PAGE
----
The moment you enter the parking lot, you can see that Cherimel Philippines Inc. is on a growth trajectory. The rows of cars neatly lined up in front of the four-meter-high metal gates to the production facility show that many employees are already at work. Cherimel is headquartered in Caloocan, a city in the northern metropolitan area of Manila, the capital of the Philippines. Tall trees sway over the outer walls of the company’s premises and lush greenery fills the open spaces between buildings. Around the company’s nameplate is a latticework of planter boxes containing ferns, palms and other plants, an attractive piece of metalwork that Nathaniel and Andrew Cu fabricated themselves. “That was our very first laser, a three-kilowatt machine,” says Nathaniel Cu, pointing to a TruLaser 3030 just beyond the metal gates. This laser heralded Cherimel’s transformation into a high-tech company that can handle just about any metalworking job – and the beginning of TRUMPF’s involvement in the Filipino market.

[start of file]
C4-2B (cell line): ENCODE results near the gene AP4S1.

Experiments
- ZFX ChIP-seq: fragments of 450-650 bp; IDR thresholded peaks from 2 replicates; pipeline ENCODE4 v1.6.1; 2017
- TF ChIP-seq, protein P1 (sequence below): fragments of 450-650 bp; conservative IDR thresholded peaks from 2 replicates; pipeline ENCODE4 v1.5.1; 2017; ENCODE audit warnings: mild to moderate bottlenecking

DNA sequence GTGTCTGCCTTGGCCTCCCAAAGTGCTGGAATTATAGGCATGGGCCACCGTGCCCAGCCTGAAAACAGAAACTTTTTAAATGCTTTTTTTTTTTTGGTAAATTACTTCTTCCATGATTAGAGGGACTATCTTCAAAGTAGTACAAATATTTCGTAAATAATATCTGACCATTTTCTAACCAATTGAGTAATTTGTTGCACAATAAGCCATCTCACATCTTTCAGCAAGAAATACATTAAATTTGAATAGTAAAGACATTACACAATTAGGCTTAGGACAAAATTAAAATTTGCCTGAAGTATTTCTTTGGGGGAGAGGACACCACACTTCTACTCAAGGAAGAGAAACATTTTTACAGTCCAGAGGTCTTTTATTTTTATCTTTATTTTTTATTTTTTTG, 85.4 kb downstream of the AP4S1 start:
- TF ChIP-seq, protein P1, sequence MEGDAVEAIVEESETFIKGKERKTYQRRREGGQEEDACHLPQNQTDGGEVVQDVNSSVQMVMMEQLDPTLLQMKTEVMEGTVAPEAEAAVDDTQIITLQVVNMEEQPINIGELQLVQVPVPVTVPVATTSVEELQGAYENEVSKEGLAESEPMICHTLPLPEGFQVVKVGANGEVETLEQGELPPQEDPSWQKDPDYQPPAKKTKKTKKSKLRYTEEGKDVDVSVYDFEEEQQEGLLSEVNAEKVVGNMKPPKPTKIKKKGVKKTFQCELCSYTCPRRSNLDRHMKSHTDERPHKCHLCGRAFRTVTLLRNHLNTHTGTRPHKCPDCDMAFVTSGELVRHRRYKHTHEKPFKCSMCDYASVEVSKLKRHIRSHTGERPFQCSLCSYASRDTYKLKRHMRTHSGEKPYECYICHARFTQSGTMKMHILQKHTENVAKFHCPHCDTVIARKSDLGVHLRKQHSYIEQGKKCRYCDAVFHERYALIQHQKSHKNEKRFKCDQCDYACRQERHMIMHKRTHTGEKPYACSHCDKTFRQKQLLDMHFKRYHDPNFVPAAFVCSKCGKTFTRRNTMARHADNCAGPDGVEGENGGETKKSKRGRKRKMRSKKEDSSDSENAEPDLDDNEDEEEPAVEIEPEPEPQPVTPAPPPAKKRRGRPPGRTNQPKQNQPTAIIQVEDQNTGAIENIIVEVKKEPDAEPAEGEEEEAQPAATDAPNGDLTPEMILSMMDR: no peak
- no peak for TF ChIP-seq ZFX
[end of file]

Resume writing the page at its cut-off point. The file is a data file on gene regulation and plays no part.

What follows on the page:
Nathaniel and Andrew Cu are the third generation of their family to run Cherimel. They have been at the helm since 2010, and their father, Jeffrey Cu, has been company president since 1994. But Cherimel’s origins stretch all the way back to 1950, when Cherimel Manufacturing Corp. was founded by their grandfather, Paul Eiaw. It wasn’t until Jeffrey took over in 1994 that he changed the company’s name to Cherimel Philippines Inc., retaining the first-word combination of the names of his father-in-law’s daughters, Cherrie and Nellie. “Our grandfather decided not to correct the mistake made by the registration authorities, who had mistakenly written the ‘n’ as an ‘m’,” says Nathaniel Cu.